[caption id="attachment_3240" align="aligncenter" width="653"]Gastric Lavage Indications (Goldfrank's Toxicology Ch 7) Gastric Lavage Indications (Goldfrank's Toxicologic Emergencies Ch 7)[/caption] [caption id="attachment_3242" align="aligncenter" width="1022"]Gastric Lavage Risk Assessment (Goldfrank's Toxicologic Emergencies Ch 7) Gastric Lavage Risk Assessment (Goldfrank's Toxicologic Emergencies Ch 7)[/caption] [caption id="attachment_3241" align="aligncenter" width="607"]Gastric Lavage Placement (Goldfrank's Toxicologic Emergencies Ch 7) Gastric Lavage Placement (Goldfrank's Toxicologic Emergencies Ch 7)[/caption]

References

Adams BK et al. Prolonged gastric emptying half-time and gastric hypo motility after drug overdose. Am J Emerg Med 2004; 22: 548-554. PMID: 15666259

Benson BE et al. Position paper update: gastric lavage for gastrointestinal decontamination.

Jun 06, 2016
Episode 49.0 – Alcohol Withdrawal

Show Notes

Yip L. Chapter 77. Ethanol. In: Nelson LS, Lewin NA, Howland M, Hoffman RS, Goldfrank LR, Flomenbaum NE. eds. Goldfrank's Toxicologic Emergencies, 9e. New York, NY: McGraw-Hill; 2011.

EmCrit Podcast: Delirium Tremens

Life in the Fast Lane: Alcohol Withdrawal

The Poison Review: CPC: alcohol withdrawal with delirium tremens and a significant missed diagnosis

EM Updates: Avoid Alcohol Withdrawal Admissions

MDCalc: CIWA


May 30, 2016
Episode 48.0 – Anticholinergic Poisoning
This week we delve into the anticholinergic toxidrome with a focus on management and the use of physostigmine.
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Show Notes

Howland M. Antidotes in Depth (A12): Physostigmine Salicylate. In: Nelson LS, Lewin NA, Howland M, Hoffman RS, Goldfrank LR, Flomenbaum NE. eds. Goldfrank's Toxicologic Emergencies, 9e . New York, NY: McGraw-Hill; 2011.

Velez LI, Feng SY: Anticholinergics, in Marx JA, Hockberger RS, Walls RM, et al (eds): Rosen’s Emergency Medicine: Concepts and Clinical Practice, ed 8. St. Louis, Mosby, Inc., 2010, (Ch) 150: p 1970-5.

[caption id="attachment_3127" align="aligncenter" width="640"]Anticholinergic Infographic (BrianandKloss.com) Anticholinergic Infographic (BrianandKloss.com)[/caption] [caption id="attachment_3128" align="aligncenter" width="573"]Drugs Exhibiting Anticholinergic Toxicity (Rosen's) Drugs Exhibiting Anticholinergic Toxicity (Rosen's)[/caption]

Read More
May 23, 2016
Episode 47.0 – TMJ Dislocation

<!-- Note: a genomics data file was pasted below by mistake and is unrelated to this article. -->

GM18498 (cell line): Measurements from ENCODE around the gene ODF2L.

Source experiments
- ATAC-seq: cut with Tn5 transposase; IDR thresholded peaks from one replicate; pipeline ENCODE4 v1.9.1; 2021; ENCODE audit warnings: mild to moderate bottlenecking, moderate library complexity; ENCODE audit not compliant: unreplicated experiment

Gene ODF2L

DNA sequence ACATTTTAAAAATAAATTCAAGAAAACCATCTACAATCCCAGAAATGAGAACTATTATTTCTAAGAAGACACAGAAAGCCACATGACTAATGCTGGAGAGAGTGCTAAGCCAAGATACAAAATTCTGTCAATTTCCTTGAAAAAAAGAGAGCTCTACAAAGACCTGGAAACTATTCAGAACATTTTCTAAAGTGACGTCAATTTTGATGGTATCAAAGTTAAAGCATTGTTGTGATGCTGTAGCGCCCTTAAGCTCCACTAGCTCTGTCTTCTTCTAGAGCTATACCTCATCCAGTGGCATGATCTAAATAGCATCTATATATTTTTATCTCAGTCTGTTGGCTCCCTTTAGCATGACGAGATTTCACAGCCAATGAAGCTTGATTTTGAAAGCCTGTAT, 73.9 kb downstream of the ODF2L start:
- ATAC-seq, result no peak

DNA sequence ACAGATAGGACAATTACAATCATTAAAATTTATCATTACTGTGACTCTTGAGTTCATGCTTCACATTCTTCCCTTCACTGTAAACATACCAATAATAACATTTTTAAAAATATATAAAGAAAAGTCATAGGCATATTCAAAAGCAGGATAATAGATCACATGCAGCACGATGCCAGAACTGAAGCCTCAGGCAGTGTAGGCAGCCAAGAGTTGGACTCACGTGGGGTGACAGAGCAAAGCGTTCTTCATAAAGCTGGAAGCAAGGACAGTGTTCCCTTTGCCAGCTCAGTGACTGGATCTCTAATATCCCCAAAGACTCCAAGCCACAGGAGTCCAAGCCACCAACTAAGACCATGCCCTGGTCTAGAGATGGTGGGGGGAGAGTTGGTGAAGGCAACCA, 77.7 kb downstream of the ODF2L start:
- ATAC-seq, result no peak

This week we review mandible dislocations and reduction approahces focusing on the new "syringe" technique.
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Show Notes

Read More

ALiEM: Tick of the Trade: Extra-oral reduction technique of anterior mandible dislocation

Gorchynski J et al.  The "syringe" technique: a hands-free approach for the reduction of acute nontraumatic temporomandibulardislocations in the emergency department.  J Emerg Med. 2014; 47(6):676-81. PMID 25278137

  [caption id="attachment_3121" align="aligncenter" width="598"]Syringe Technique Step 1 Syringe Technique Step 1[/caption] [caption id="attachment_3122" align="aligncenter" width="600"]Syringe Technique Step 2 Syringe Technique Step 2[/caption] [caption id="attachment_3123" align="aligncenter" width="595"]May 16, 2016
Episode 46.0 – Grand Rounds (Ilene Claudius) – Pediatric SOB
This week, the podcast features a full length talk from our Grand Rounds series. This talk was given by Ilene Claudius on pediatric SOB
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Show Notes

Irazuzta JE et al. High-dose magnesium sulfate infusion for severe asthma in the emergency department: efficacy study. Crit Care Med 2016; 17: e29-e33. PMID: 26649938

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May 09, 2016
Episode 45.0 – Controversies in SSTI Management
This week we review a number of controversial topics in SSTI management with a focus on the role of antibiotics in abscess management.
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Show Notes

Core EM: Predictors of failed outpatient cellulitis treatment

EM Nerd: The Case of the Pragmatic Wound

REBEL EM: Trimethoprim-sulfamethoxazole for uncomplicated skin abscesses

EM Lyceum: Abscess, “Answers”

References

Peterson D et al. Predictors of Failure of Empiric Outpatient Antibiotic Therapy in Emergency Department Patients with Uncomplicated Cellulitis. Acad Emerg Med 2014; 21: 526-31. PMID: 24842503

Talan DA et al. Trimethoprim-Sulfamethoxazole versus placebo for uncomplicated skin abscesses. NEJM 2016; 374(9): 823-32.

May 02, 2016
Episode 44.0 – Tick Borne Illnesses
Apr 25, 2016
Episode 43.0 – Delayed ICH in Head Trauma Patients on Blood Thinners
This week we review delayed ICH in patients with head trauma on blood thinners and discuss the role of repeat imaging and admission.